“It pushed me out of my comfort zone,” said Kathrine Townes, a social studies teacher with 20 years teaching experience. “The whole evolution from being isolated opened opportunities to student learning. It’s now easy for me to collaborate and incorporate ideas. It’s also validated what I’m doing.”

The decade-long effort has resulted in the school developing a specific plan for execution of its professional learning community model. Common planning times for each grade level subject area have been built into the master schedule where each department can meet three times a week for 50 minutes at a time to plan and collaborate.

“We start every meeting off with the reading of the team’s norms, and then go to celebrations, followed by curriculum,” Curtis said.  “The teachers plan backwards for all of their formal and short-term assessments and we have shifted our focus from all students will pass the standardized test, to all students will learn and grow and reach a progress monitor of a two on the state test, which means that they have exceeded expected growth and are on pace to be back on grade level.”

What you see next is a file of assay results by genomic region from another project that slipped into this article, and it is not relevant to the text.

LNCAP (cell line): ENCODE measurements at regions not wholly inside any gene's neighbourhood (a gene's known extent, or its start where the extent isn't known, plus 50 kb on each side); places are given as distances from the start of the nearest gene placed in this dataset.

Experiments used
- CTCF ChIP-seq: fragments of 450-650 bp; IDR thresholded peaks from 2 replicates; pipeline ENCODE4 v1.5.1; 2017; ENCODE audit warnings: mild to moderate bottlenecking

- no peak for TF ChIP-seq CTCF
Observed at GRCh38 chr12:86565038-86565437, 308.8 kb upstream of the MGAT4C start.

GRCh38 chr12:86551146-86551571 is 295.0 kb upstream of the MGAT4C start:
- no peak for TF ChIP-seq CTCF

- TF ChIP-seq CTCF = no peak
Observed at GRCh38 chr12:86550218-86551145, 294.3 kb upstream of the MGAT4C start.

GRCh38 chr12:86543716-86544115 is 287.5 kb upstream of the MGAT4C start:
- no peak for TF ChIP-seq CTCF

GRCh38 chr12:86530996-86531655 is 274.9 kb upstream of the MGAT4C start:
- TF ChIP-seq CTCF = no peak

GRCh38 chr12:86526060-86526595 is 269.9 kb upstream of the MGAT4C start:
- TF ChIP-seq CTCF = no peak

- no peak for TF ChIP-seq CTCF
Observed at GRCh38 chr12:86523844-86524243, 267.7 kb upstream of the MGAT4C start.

Curtis said PLC is all about team.

“When you have teamwork, the teacher builds professional relationships and knows they are part of the planning, which makes them accountable,” he said. “The teachers have embraced being on a collaborative team as a sacred process that will not be compromised by any other meetings.”

Curtis added that a team rotating approach has also drawn very favorable reviews from teachers and students.

“When I saw the students excited about this new approach, a light bulb went off. It’s all about team!” he said.

By becoming more collaborative by design and in practice, teachers join professionals in other fields like doctors, attorneys, and engineers, who have long shared knowledge as the best way to achieve targeted goals.

Giving teachers the freedom and opportunity to make collaborative decisions has not affected the leadership style of the first-year principal at the Intermediate School.

“I’ve always said that I won’t micro-manage,” Curtis said. “I have to grow and give ideas.”

With the success the Intermediate School has had with PLC, Curtis said the school district is looking to extend the model to all campuses and adapt it to the extent necessary for implementation.

Dana@LHIndependent.com